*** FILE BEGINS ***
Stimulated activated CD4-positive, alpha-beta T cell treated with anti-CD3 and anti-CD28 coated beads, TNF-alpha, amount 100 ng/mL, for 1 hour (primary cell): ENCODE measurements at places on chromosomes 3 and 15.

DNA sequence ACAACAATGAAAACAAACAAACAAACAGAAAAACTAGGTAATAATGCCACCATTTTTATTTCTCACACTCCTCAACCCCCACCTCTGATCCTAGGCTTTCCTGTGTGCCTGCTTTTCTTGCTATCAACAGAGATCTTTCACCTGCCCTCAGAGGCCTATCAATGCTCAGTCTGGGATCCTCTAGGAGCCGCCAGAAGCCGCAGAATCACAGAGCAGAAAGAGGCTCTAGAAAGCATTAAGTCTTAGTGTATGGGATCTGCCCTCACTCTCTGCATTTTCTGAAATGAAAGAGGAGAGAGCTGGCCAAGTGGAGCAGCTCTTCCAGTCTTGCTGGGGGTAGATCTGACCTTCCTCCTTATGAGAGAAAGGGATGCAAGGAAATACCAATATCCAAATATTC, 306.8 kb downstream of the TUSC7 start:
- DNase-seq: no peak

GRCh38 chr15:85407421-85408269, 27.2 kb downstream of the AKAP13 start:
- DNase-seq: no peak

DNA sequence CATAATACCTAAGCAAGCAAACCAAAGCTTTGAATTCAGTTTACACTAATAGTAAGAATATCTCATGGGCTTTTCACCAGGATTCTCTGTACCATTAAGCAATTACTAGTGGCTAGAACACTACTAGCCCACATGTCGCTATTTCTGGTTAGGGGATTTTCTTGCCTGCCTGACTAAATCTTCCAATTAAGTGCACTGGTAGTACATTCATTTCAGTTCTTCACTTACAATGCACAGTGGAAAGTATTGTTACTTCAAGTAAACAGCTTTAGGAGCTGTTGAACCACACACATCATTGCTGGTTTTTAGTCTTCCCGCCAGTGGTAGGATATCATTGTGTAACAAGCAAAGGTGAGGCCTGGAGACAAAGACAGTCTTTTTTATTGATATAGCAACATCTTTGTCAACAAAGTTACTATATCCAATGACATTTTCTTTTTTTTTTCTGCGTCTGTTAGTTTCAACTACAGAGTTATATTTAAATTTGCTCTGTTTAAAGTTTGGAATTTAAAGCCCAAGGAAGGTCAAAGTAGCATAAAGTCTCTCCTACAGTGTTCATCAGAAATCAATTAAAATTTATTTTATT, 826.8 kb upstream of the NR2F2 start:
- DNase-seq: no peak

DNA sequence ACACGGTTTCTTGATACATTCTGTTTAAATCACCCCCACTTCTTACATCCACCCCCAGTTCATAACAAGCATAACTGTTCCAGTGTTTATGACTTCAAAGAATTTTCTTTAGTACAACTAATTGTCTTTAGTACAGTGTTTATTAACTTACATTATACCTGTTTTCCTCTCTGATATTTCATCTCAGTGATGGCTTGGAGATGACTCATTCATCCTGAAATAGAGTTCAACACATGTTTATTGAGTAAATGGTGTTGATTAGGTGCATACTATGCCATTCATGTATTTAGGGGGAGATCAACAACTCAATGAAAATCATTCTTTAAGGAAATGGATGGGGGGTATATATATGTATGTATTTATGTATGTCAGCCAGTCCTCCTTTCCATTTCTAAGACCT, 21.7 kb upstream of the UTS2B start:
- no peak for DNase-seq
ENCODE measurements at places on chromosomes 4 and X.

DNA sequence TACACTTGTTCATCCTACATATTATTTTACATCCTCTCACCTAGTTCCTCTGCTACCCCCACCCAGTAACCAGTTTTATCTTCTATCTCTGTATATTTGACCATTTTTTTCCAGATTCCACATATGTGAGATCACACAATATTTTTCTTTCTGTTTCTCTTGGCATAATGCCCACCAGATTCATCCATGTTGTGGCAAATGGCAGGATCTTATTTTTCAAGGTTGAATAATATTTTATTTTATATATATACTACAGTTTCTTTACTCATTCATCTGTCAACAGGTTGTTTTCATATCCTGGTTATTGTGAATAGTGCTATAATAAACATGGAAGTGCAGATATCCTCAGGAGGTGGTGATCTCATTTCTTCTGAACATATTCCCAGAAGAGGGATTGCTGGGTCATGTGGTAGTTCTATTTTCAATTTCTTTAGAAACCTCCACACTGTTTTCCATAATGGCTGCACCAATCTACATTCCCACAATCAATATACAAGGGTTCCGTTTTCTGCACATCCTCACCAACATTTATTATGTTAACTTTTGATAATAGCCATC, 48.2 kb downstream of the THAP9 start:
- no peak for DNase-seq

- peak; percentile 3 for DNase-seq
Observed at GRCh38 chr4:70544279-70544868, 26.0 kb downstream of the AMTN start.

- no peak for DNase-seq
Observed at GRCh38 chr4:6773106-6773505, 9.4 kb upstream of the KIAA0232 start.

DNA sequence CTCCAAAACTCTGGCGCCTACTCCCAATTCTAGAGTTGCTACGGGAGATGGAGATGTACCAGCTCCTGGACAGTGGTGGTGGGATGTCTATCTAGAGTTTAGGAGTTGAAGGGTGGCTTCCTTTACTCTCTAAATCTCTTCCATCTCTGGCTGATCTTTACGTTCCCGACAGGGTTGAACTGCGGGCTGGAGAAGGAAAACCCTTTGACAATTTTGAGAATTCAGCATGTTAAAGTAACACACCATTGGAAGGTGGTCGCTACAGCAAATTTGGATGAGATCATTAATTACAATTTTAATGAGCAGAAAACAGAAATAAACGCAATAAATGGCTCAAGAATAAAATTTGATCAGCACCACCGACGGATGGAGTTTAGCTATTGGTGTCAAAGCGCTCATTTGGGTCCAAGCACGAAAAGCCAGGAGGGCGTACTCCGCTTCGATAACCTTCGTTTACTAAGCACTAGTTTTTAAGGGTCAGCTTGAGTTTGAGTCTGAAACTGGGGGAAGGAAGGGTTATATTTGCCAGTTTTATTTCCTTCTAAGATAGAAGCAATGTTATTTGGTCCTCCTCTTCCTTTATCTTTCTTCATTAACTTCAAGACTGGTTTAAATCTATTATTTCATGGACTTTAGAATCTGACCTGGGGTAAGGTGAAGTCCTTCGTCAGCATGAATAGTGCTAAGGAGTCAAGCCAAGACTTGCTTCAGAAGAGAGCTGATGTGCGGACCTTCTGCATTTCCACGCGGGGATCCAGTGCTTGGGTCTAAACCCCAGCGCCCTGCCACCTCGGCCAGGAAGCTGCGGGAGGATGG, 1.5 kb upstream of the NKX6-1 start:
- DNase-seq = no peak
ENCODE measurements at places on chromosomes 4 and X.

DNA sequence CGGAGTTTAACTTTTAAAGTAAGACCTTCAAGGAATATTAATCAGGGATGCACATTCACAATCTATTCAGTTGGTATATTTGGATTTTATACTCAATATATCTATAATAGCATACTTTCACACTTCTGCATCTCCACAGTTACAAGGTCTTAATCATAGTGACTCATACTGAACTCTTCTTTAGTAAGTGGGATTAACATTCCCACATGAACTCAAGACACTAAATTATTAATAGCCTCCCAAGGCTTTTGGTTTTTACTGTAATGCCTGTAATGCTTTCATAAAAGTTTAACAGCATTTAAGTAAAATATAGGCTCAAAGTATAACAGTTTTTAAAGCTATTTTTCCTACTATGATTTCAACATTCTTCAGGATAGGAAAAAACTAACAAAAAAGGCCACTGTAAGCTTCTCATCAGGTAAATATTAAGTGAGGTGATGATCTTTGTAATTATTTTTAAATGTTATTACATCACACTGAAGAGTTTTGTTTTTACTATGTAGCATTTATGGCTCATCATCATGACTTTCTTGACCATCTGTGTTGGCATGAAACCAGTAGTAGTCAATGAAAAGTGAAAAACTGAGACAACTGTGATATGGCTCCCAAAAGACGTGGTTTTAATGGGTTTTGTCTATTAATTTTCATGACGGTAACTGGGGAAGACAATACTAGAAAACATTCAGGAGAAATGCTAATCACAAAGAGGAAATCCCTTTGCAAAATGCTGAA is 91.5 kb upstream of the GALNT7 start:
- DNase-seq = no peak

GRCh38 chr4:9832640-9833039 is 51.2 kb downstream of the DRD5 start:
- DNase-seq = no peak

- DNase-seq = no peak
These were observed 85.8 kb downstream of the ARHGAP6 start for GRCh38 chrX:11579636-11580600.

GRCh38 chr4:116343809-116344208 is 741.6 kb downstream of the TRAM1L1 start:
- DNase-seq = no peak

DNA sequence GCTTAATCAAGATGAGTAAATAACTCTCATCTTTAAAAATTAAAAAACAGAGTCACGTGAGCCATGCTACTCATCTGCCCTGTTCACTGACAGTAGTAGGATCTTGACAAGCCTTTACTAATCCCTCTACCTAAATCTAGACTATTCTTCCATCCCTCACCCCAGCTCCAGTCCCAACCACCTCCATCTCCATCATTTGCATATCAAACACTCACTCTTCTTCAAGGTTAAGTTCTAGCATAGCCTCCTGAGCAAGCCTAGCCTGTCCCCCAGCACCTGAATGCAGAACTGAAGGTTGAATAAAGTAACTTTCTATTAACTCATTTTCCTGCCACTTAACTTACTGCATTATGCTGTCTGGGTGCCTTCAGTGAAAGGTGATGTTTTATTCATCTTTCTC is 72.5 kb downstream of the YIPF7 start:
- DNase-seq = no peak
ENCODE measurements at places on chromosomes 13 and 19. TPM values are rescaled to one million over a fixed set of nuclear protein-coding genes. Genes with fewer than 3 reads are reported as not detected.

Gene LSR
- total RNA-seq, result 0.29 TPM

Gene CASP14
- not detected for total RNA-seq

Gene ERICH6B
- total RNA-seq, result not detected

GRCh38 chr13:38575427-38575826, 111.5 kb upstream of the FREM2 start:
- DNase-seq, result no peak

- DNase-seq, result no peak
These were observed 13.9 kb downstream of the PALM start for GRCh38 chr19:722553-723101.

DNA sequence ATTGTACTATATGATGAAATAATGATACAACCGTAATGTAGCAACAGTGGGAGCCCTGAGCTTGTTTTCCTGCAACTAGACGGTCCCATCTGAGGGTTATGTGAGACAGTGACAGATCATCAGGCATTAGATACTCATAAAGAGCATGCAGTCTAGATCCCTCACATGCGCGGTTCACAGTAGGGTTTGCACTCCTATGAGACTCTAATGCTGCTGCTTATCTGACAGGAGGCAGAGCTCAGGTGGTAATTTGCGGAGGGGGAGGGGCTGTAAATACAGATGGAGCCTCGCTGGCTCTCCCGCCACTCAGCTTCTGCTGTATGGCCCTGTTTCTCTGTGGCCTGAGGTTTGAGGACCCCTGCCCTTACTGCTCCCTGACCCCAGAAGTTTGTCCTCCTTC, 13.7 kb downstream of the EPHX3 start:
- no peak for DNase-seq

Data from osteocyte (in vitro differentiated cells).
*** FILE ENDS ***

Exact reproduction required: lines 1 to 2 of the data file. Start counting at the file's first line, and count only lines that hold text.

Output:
Stimulated activated CD4-positive, alpha-beta T cell treated with anti-CD3 and anti-CD28 coated beads, TNF-alpha, amount 100 ng/mL, for 1 hour (primary cell): ENCODE measurements at places on chromosomes 3 and 15.

DNA sequence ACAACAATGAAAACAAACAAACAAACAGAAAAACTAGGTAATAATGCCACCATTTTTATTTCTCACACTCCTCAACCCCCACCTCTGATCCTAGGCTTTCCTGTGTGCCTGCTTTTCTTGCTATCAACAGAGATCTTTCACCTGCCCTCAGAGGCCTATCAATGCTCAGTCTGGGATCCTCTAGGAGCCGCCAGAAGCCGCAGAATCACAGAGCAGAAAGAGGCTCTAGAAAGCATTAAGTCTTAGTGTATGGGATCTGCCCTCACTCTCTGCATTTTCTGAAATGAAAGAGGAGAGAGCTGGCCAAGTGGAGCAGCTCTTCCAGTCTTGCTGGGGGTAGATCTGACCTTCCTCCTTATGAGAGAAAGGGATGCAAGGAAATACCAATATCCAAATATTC, 306.8 kb downstream of the TUSC7 start: